Figure 4. Long distance movements of porbeagle sharks satellite tagged in the western North Atlantic. These cold-water sharks appear to seasonally travel into subtropical waters. (Credit: Campana et al. 2010, Canadian Journal of Fisheries and Aquatic Sciences)

These eye-opening findings are not only limited to the scope of geographic (horizontal) movements, but are expanding our understanding of how these species use the water column (vertical movements).  Many sharks that were thought to be confined to near-surface waters have shown that they frequently dive to great depths, sometimes exceeding 3,000 feet, where oxygen is scarce and temperatures are below 40 °F.

Figure 5. Depth and water temperature distributions for basking sharks tagged with PSATs in the western North Atlantic.  These sharks spend several months out of the year swimming in deep, cold waters. (Credit: Skomal et al. 2009, Current Biology)

We are beginning to transition from the era of, ‘Wow, look how far these sharks swam!’ to ‘Gee, I wonder why these sharks swam so far?’  Is it for food?  Is it for reproduction?   Are they just wandering aimlessly?  Satellite tags are also being used to address questions other than just movement, including things like habitat selection, post-release survival, physiology, and population structure.  They are also providing insights into how climate change may affect distribution and migration dynamics.

The fact that these sharks can travel such great distances has numerous implications for conservation and management.   For one thing, subpopulations thought to be widely-separated across the oceans, may actually be linked through movement and dispersal.  It has also become clearer than ever that improved international cooperation is a necessity to effectively manage these species that show no respect for geo-political boundaries.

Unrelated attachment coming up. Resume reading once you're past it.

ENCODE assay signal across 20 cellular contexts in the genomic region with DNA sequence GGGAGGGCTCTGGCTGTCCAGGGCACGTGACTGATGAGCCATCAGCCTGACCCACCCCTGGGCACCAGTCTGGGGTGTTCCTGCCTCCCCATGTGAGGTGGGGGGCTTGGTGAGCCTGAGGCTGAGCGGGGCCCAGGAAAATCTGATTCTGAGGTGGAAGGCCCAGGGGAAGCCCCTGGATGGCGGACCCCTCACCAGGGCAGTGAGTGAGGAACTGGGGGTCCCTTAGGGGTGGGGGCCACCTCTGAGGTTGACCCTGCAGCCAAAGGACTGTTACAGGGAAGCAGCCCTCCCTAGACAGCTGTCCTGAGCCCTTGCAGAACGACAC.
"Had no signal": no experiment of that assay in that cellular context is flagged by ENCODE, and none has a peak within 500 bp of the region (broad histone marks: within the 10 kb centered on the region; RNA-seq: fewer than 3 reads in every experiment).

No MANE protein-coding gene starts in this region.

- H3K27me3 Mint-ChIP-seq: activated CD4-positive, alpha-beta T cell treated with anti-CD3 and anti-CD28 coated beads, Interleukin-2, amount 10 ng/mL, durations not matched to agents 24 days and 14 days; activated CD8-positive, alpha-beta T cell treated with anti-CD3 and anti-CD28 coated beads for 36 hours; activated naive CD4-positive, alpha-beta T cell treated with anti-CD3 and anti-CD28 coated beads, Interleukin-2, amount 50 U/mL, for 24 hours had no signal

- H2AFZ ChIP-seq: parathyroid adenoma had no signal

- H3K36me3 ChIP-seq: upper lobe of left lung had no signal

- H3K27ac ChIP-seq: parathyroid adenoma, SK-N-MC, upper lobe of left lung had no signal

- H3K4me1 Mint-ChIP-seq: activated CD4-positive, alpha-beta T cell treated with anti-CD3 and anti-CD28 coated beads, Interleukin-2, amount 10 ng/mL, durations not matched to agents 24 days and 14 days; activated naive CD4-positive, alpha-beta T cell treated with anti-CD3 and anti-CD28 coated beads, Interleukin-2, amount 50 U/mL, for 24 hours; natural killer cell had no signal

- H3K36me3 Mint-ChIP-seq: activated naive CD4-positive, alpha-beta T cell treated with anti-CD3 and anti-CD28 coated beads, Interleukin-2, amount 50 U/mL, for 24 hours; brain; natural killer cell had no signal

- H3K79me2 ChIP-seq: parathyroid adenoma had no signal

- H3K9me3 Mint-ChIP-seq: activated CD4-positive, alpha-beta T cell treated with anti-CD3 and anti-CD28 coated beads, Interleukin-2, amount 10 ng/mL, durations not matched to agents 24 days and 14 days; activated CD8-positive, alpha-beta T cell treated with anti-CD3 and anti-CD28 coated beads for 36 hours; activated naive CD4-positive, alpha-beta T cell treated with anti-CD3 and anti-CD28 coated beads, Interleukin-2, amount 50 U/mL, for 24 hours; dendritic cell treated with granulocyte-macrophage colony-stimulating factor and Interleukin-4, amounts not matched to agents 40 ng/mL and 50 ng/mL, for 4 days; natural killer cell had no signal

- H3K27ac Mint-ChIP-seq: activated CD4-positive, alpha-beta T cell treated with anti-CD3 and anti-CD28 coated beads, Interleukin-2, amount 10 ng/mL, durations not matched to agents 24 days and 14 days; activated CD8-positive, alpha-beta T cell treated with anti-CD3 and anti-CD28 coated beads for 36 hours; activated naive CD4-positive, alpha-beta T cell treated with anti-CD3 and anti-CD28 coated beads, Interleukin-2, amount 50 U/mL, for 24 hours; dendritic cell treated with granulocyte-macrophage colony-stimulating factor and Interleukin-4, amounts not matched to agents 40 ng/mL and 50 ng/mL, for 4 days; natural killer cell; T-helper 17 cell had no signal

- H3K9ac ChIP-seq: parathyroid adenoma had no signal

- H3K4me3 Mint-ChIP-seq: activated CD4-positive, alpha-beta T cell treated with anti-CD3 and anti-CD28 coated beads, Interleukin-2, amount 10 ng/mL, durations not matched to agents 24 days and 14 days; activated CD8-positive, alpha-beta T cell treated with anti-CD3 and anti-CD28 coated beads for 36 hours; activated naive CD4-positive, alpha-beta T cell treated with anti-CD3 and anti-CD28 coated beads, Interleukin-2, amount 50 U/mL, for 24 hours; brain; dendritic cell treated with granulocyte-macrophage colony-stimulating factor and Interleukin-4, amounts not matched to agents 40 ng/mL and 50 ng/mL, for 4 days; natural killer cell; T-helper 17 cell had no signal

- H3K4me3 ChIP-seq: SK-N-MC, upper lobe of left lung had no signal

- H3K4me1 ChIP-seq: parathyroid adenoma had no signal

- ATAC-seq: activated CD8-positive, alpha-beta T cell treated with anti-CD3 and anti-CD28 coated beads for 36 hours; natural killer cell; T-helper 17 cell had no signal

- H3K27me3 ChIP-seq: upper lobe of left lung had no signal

We look forward to further improvements in satellite tracking technologies, and would encourage researchers to continue to move toward hypothesis-driven studies that address the questions of “why?”  However, there is no doubt that as more satellite tracking studies are published, and more species are examined, we will continue to be wowed by the results.

Tobey H. Curtis
PhD Candidate, School for Marine Science and Technology, University of Massachusetts-Dartmouth


Bonfil R, Meyer M, Scholl MC, Johnson R, O’Brien S, Oosthuizen H, Swanson S, Kotze D, and Paterson M. 2005. Transoceanic migration, spatial dynamics, and population linkages of white sharks. Science 310:100-103.

Campana SE, Joyce W, and Fowler M. 2010. Subtropical pupping ground for a cold-water shark. Canadian Journal of Fisheries and Aquatic Sciences 67:769-773.

Eckert SA and Stewart BS. 2001. Telemetry and satellite tracking of whale sharks, Rhincodon typus, in the Sea of Cortez, Mexico, and the north Pacific Ocean. Environmental Biology of Fishes 60:299-308.

Hammerschlag N, Gallagher AJ, Lazarre DM. 2011. A review of shark satellite tagging studies. Journal of Experimental Marine Biology and Ecology 398:1-8.

Jorgensen SJ, Reeb CA, Chapple TK, Anderson S, Perle C, Van Sommeran SR, Fritz-Cope C, Brown AC, Klimley AP, and Block BA. 2009. Philopatry and migration of Pacific white sharks. Proceedings of the Royal Society B Biological Sciences 277:679-688.

Skomal GB, Zeeman SI, Chisholm JH, Summers EL, Walsh HJ, McMahon KW, and Thorrold SR. 2009. Transequatorial migrations by basking sharks in the Western Atlantic Ocean. Current Biology 19:1-4.

Tagging of Pacific Predators (TOPP) web site:

Ocearch web site: